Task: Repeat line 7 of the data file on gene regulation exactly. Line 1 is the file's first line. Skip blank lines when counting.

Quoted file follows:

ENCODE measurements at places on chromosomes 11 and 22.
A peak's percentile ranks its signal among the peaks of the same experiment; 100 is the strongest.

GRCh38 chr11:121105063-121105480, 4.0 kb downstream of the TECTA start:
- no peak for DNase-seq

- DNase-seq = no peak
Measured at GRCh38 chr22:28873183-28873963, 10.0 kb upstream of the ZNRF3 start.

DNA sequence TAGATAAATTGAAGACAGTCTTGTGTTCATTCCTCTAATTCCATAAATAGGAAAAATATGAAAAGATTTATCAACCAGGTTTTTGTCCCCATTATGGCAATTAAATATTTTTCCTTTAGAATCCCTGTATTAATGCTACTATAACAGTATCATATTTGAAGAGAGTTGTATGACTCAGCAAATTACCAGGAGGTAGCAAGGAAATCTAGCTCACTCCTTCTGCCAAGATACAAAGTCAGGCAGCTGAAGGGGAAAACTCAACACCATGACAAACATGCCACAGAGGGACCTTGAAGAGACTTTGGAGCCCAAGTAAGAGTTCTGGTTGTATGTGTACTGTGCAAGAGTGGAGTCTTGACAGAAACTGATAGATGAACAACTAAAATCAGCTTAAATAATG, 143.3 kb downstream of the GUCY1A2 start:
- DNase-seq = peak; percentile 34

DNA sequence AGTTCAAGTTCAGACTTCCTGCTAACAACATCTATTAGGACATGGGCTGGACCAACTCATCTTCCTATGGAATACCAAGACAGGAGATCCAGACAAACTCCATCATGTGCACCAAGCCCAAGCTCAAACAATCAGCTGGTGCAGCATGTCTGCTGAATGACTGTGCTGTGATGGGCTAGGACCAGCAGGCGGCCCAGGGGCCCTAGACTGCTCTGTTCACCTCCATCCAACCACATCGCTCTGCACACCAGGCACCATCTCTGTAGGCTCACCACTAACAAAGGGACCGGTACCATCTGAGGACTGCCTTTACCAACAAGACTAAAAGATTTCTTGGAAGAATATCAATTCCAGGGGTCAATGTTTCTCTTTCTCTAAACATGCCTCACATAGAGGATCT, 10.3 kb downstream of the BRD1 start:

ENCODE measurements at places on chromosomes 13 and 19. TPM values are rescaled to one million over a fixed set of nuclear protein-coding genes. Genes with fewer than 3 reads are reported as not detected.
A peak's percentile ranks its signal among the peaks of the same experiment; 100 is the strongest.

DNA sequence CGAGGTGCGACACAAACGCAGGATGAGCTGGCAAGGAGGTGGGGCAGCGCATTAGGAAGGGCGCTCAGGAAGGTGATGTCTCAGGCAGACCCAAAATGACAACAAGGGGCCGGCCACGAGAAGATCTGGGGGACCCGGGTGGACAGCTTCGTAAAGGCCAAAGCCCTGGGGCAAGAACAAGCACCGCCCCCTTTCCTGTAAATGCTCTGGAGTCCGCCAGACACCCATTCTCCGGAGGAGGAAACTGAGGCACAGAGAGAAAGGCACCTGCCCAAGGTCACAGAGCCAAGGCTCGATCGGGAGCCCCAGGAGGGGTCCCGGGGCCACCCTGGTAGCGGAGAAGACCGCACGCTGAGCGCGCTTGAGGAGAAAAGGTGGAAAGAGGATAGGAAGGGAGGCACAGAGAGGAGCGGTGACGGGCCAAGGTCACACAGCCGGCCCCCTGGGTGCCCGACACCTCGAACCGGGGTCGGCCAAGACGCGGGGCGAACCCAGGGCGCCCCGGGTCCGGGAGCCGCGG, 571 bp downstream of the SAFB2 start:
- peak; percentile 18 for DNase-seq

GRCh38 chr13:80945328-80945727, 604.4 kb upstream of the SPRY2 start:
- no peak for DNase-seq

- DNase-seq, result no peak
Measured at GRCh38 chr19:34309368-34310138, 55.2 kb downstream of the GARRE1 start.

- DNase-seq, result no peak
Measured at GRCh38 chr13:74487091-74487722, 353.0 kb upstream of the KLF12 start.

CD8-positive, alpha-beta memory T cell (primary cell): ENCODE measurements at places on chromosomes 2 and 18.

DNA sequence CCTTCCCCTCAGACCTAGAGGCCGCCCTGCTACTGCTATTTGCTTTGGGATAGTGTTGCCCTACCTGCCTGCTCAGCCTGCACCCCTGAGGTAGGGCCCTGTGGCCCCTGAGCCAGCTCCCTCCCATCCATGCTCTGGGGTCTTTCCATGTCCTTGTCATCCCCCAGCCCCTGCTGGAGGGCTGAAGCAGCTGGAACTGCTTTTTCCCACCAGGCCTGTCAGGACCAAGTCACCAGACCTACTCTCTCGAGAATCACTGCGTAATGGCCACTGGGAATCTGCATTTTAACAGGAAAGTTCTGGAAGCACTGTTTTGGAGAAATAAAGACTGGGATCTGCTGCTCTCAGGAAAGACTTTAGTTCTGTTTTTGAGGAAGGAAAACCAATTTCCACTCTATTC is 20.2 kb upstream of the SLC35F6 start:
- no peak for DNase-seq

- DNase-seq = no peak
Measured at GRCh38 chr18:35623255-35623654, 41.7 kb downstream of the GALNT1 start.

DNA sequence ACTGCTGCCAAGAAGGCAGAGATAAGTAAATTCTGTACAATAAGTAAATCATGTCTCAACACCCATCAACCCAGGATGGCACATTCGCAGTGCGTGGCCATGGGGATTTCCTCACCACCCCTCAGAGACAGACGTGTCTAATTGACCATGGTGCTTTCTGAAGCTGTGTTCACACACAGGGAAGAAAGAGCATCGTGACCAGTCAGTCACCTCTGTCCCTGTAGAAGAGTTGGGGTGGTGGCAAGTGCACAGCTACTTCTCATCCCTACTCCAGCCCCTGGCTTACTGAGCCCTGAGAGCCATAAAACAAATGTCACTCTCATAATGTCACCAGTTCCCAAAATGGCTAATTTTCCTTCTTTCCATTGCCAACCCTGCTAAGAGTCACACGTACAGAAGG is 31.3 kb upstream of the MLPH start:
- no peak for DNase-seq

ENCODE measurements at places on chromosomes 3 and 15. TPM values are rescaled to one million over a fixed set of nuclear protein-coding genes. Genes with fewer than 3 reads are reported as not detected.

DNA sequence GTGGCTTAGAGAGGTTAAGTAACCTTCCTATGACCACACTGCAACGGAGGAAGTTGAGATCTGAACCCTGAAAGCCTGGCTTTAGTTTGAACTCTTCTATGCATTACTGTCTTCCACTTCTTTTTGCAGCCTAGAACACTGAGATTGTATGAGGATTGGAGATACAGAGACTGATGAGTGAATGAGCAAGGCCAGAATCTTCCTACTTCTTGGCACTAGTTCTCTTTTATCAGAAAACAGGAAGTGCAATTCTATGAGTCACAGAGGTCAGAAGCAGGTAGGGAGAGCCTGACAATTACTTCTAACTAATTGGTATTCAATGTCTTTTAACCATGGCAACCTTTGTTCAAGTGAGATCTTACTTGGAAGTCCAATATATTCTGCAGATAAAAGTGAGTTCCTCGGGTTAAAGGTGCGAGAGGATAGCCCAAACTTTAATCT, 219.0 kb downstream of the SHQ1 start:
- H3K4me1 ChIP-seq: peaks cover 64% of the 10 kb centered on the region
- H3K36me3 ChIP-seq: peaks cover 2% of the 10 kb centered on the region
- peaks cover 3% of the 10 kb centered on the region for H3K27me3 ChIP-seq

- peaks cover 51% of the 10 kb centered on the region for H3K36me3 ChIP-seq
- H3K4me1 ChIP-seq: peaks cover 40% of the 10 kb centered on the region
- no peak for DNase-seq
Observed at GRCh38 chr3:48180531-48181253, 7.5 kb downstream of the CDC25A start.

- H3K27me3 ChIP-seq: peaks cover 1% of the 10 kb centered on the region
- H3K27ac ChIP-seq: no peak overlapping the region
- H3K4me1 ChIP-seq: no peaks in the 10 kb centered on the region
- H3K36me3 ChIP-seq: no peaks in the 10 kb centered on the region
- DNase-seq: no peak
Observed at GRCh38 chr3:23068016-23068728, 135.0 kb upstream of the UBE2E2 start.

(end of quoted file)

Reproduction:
DNA sequence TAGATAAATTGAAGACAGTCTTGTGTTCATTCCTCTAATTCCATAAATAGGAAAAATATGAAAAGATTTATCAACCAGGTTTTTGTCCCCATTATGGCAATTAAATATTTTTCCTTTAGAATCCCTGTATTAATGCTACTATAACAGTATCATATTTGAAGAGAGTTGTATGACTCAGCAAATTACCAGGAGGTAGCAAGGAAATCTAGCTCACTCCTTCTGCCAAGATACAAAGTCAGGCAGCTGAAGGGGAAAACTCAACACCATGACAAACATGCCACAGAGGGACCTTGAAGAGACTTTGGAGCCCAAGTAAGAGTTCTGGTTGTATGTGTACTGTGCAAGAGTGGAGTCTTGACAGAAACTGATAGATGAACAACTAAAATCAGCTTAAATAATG, 143.3 kb downstream of the GUCY1A2 start: